Shopping for glasses these days is enough to leave anyone in a daze. You have to navigate what seems like an endless maze of choices. There are often thousands of different frames and a huge array of different lens types and coatings. When you multiply this by all the places you can get your eyeglasses, it gets complicated quickly. Many of these places even offer eyeglasses in an hour for the time crunched buyer. But, is that really a luxury that you need to pay for? In our opinion it isn’t, and we’ve found that many shoppers spend way too much for this minor perk. In most cases, you will overpay for this service, and cost is the biggest complaint that most of our readers have voiced.
In fact, Consumer Reports recently surveyed almost 100,000 glasses shoppers, and although 2/3 of shoppers were satisfied with there purchase, around half were satisfied with the price they paid. This is a disturbing trend that has grown in the past few years. With the recent increase in large stores offering eyeglasses in an hour, this satisfaction seems to be going down. All while price goes up of course.
In our study though, we’ve found that it doesn’t have to be that way. It is possible to get a great deal on your eyeglasses if your willing to stay out of the mall chain one hour eyeglasses places. This will also cut down on some of the sales pressure you’re likely to encounter as you can go shopping armed with what you want (and more importantly, what you need) already decided. Before heading out to your eye doctor’s office, it would be a good idea to at least be familiar with some of the different lenses, coatings, and edge treatments so you aren’t bowled over with the many choices.
This knowledge will also give you a starting point for asking your what you should look for to ensure that you aren’t sold unnecessary upgrades that you don’t need. For example, many shops will recommend that all glasses wearers opt for additional UV protective coatings or high index polycarbonate lenses, which in most cases aren’t necessary. These options do provide a nice markup for the store though.
Many of the shady chains will also prey on uninformed shoppers pushing them toward much more expensive options such as progressive or “no line” bifocals even if there are other, high quality alternatives that may be less expensive. The best way to combat this is to speak with your doctor before shopping to find out what you actually need. This small step can save you lots of money and frustration. If your eye doctors office includes an eyeglasses shop, feel free to look, but don’t feel as though you have to buy there. Under Federal law, you are allowed to have your spectacles prescription filled anywhere.
On our glasses shopping excursions, we’ve found that the cost of prescription varies dramatically. For example, shopping at a local LensCrafters store had us seeing about double for options available elsewhere. For example, a simple polycarbonate (CR-39) lens cost around $120 before any discounts. This is several times more costly than the same frame at a local Costco store or online from a dealer such as Zenni Optical. We found similar pricing differences more most options and coatings too. For example, if we wanted to upgrade to an anti-reflective coating LensCrafters required us to upgrade to their FeatherWates polycarbonate lens for a whopping $240! As a comparison, a similar lens at online retailer Zenni Optical is a $41.95 upgrade and $80 at our local Costco. This is over a 300% price difference that the average consumer is paying just to get their eyeglasses in an hour. This seems a bit steep for such a small convenience.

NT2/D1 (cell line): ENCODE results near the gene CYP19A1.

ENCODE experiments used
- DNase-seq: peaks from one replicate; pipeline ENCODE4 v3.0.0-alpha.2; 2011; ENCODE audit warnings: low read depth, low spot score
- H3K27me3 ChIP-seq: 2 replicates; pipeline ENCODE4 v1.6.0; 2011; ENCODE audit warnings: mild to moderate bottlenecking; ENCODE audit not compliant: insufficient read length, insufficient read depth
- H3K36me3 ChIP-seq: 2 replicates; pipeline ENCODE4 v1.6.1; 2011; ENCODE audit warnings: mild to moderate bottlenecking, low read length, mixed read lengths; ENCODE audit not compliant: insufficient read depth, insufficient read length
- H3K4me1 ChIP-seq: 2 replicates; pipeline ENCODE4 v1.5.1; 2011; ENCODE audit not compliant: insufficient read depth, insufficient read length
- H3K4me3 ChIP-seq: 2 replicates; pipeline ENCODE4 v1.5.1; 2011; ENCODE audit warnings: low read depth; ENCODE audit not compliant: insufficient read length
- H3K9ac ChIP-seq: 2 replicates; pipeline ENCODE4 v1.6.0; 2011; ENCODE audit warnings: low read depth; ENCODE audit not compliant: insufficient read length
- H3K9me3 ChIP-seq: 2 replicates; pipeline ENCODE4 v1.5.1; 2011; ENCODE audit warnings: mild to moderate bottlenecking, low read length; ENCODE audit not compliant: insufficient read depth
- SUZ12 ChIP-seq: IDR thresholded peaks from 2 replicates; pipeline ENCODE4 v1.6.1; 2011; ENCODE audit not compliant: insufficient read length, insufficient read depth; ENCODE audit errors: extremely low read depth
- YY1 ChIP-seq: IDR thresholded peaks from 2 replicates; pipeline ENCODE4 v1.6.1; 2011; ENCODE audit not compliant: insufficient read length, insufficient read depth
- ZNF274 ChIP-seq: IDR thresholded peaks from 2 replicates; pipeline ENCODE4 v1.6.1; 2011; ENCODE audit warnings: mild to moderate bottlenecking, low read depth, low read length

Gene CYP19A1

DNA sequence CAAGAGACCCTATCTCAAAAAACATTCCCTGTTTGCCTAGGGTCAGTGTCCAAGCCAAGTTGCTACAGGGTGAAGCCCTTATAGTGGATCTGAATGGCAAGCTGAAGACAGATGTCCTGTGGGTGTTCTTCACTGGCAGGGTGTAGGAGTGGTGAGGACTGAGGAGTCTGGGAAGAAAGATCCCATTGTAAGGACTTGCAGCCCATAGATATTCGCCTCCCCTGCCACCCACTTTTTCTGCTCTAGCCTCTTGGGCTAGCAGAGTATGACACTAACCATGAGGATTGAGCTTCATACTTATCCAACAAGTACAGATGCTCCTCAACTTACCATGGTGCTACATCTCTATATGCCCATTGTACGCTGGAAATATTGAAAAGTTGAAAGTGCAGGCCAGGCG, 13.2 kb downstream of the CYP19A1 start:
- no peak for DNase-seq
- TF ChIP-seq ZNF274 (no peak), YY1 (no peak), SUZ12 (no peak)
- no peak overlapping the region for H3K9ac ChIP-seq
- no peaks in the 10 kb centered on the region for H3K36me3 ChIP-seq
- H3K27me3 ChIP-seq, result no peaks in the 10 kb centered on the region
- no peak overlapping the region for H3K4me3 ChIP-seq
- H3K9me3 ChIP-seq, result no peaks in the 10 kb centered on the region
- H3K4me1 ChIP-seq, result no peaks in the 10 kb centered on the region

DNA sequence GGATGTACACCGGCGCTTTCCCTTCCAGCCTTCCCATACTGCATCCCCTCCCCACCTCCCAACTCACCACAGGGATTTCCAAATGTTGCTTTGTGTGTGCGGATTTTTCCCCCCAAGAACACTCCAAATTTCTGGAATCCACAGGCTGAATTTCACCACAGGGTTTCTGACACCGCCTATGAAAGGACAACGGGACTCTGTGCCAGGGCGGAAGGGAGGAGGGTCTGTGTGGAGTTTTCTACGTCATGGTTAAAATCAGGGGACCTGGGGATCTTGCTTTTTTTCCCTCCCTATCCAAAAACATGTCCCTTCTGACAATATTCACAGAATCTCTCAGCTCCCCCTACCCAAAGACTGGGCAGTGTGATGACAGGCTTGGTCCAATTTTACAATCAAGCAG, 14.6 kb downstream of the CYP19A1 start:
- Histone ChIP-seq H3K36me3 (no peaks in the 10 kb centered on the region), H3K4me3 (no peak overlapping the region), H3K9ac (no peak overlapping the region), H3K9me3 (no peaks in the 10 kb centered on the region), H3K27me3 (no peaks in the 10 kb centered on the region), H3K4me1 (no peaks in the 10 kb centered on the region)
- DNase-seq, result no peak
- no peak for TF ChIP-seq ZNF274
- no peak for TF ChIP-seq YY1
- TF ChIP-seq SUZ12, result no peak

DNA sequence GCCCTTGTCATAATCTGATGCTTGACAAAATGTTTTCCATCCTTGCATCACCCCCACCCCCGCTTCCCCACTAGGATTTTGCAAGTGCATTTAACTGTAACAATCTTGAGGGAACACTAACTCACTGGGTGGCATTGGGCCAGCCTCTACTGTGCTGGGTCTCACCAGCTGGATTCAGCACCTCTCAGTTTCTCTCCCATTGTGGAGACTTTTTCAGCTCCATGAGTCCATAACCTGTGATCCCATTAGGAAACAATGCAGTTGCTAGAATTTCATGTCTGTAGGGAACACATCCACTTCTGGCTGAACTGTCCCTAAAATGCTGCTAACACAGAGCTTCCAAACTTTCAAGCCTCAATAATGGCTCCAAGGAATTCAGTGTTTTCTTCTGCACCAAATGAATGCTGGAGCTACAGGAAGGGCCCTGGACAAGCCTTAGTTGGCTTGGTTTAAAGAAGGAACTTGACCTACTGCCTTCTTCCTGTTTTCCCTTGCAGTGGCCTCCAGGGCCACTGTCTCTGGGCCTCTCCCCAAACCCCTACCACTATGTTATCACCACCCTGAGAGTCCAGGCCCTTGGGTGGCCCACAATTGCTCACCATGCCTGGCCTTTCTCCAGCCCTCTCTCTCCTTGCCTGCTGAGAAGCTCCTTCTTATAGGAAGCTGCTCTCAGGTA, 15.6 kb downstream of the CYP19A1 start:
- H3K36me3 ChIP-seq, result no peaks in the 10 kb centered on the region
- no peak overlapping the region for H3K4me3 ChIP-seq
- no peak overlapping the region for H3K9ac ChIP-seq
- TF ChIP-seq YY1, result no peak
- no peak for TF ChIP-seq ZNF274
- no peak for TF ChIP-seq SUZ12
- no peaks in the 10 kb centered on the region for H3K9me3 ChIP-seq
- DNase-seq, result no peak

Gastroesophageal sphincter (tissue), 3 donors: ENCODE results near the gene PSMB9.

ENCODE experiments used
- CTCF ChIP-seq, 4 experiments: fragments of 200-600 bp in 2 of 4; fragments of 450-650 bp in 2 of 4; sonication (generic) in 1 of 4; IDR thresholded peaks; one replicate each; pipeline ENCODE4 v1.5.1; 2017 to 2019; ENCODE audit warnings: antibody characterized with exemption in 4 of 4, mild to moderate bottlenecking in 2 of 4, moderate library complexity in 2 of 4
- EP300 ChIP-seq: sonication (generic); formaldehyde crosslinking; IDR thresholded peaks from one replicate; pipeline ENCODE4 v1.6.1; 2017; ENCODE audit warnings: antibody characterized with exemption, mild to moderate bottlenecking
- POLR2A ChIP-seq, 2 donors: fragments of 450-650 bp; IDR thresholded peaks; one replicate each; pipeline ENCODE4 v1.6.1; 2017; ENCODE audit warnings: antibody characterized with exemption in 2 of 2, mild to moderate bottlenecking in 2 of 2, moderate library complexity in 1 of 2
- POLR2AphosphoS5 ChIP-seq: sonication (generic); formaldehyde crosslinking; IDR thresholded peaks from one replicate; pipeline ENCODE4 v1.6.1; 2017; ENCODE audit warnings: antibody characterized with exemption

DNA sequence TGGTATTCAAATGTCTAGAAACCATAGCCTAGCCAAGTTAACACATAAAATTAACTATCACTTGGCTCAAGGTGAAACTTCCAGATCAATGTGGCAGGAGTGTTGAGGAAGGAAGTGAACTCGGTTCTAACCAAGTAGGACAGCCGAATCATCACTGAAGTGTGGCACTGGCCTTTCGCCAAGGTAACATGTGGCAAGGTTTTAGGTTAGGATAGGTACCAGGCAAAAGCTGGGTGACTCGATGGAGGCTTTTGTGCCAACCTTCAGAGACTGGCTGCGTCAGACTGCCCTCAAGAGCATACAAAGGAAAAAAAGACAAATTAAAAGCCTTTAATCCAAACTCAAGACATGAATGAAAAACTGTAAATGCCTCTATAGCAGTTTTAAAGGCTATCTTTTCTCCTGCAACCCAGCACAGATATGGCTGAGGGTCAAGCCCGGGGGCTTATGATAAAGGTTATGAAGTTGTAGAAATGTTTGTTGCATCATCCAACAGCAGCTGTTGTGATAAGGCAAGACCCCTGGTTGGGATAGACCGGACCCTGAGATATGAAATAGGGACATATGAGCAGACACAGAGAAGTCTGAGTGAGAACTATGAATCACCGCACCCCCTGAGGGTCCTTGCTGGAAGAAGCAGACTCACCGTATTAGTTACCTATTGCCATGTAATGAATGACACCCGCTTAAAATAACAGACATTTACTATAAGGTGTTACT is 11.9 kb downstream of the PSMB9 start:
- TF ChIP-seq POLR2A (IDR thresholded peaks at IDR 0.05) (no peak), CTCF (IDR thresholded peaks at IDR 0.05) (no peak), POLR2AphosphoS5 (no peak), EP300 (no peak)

This cost difference is only multiplied if you are interested in fashion frames. This can push your costs up by hundreds of dollars. Many of these frames are all made by the same manufacturers though, and the designers just license the frame and put their names on. This means that duplicate frames are available at lots of other shops for significantly less money. Many of the top manufacturers (like Marchon and Safilo) have several options that are just like their fashion counterparts for much less money. This is also a situation where online retailers can save you significant money. These shops carry all the same manufacturers lines, but at significantly discounted prices. Many retailers routinely have specials offering inexpensive acetate frames for $20 or less. In fact, online retailer Optical 4 Less has packages (frames & lenses) starting at only $15! This is an absolute steal for what you get, and a great way to test the waters or get an extra set of glasses to keep as a spare pair. It takes a few days to get your order, but who wouldn’t wait a few days to save $350? We sure would. These are some of the savings available to you if you don’t need eyeglasses in an hour.